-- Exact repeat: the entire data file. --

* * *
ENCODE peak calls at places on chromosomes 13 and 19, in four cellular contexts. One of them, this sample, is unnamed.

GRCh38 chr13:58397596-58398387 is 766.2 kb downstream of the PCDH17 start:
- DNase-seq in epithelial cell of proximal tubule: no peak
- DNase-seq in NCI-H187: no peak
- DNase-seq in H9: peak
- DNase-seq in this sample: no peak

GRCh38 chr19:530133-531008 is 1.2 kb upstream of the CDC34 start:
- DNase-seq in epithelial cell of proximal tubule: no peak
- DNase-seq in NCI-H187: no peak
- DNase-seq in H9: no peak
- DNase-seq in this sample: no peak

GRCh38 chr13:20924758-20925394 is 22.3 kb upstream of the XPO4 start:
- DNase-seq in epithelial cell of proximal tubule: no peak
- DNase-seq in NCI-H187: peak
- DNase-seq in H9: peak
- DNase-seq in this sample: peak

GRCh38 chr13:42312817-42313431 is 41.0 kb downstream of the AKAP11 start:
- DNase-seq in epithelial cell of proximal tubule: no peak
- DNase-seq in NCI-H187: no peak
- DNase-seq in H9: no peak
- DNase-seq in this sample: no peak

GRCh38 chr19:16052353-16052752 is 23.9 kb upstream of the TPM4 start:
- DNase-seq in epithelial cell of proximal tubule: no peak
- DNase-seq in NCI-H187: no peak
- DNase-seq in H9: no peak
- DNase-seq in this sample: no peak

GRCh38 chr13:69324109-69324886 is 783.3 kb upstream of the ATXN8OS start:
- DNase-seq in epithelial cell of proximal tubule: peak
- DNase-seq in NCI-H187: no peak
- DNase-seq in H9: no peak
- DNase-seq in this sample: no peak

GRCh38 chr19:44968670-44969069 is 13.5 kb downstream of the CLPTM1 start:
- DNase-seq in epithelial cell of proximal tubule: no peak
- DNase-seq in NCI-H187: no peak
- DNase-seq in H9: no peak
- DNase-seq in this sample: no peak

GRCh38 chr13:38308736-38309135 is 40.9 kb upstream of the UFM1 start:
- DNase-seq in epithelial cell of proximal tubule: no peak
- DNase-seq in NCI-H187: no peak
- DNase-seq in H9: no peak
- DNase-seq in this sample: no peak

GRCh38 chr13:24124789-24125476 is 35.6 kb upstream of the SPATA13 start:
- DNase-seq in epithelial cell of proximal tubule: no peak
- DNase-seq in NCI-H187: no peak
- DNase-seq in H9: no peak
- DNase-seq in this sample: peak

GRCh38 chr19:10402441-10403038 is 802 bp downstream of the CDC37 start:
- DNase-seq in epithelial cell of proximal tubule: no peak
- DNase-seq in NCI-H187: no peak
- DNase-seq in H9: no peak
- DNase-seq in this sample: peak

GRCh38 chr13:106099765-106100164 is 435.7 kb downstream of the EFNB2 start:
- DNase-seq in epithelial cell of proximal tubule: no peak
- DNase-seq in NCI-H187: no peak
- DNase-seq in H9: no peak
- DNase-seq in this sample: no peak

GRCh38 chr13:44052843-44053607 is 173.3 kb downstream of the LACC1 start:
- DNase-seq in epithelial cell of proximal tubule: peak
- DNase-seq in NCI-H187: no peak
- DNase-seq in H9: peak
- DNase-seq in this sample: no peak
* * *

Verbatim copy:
ENCODE peak calls at places on chromosomes 13 and 19, in four cellular contexts. One of them, this sample, is unnamed.

GRCh38 chr13:58397596-58398387 is 766.2 kb downstream of the PCDH17 start:
- DNase-seq in epithelial cell of proximal tubule: no peak
- DNase-seq in NCI-H187: no peak
- DNase-seq in H9: peak
- DNase-seq in this sample: no peak

GRCh38 chr19:530133-531008 is 1.2 kb upstream of the CDC34 start:
- DNase-seq in epithelial cell of proximal tubule: no peak
- DNase-seq in NCI-H187: no peak
- DNase-seq in H9: no peak
- DNase-seq in this sample: no peak

GRCh38 chr13:20924758-20925394 is 22.3 kb upstream of the XPO4 start:
- DNase-seq in epithelial cell of proximal tubule: no peak
- DNase-seq in NCI-H187: peak
- DNase-seq in H9: peak
- DNase-seq in this sample: peak

GRCh38 chr13:42312817-42313431 is 41.0 kb downstream of the AKAP11 start:
- DNase-seq in epithelial cell of proximal tubule: no peak
- DNase-seq in NCI-H187: no peak
- DNase-seq in H9: no peak
- DNase-seq in this sample: no peak

GRCh38 chr19:16052353-16052752 is 23.9 kb upstream of the TPM4 start:
- DNase-seq in epithelial cell of proximal tubule: no peak
- DNase-seq in NCI-H187: no peak
- DNase-seq in H9: no peak
- DNase-seq in this sample: no peak

GRCh38 chr13:69324109-69324886 is 783.3 kb upstream of the ATXN8OS start:
- DNase-seq in epithelial cell of proximal tubule: peak
- DNase-seq in NCI-H187: no peak
- DNase-seq in H9: no peak
- DNase-seq in this sample: no peak

GRCh38 chr19:44968670-44969069 is 13.5 kb downstream of the CLPTM1 start:
- DNase-seq in epithelial cell of proximal tubule: no peak
- DNase-seq in NCI-H187: no peak
- DNase-seq in H9: no peak
- DNase-seq in this sample: no peak

GRCh38 chr13:38308736-38309135 is 40.9 kb upstream of the UFM1 start:
- DNase-seq in epithelial cell of proximal tubule: no peak
- DNase-seq in NCI-H187: no peak
- DNase-seq in H9: no peak
- DNase-seq in this sample: no peak

GRCh38 chr13:24124789-24125476 is 35.6 kb upstream of the SPATA13 start:
- DNase-seq in epithelial cell of proximal tubule: no peak
- DNase-seq in NCI-H187: no peak
- DNase-seq in H9: no peak
- DNase-seq in this sample: peak

GRCh38 chr19:10402441-10403038 is 802 bp downstream of the CDC37 start:
- DNase-seq in epithelial cell of proximal tubule: no peak
- DNase-seq in NCI-H187: no peak
- DNase-seq in H9: no peak
- DNase-seq in this sample: peak

GRCh38 chr13:106099765-106100164 is 435.7 kb downstream of the EFNB2 start:
- DNase-seq in epithelial cell of proximal tubule: no peak
- DNase-seq in NCI-H187: no peak
- DNase-seq in H9: no peak
- DNase-seq in this sample: no peak

GRCh38 chr13:44052843-44053607 is 173.3 kb downstream of the LACC1 start:
- DNase-seq in epithelial cell of proximal tubule: peak
- DNase-seq in NCI-H187: no peak
- DNase-seq in H9: peak
- DNase-seq in this sample: no peak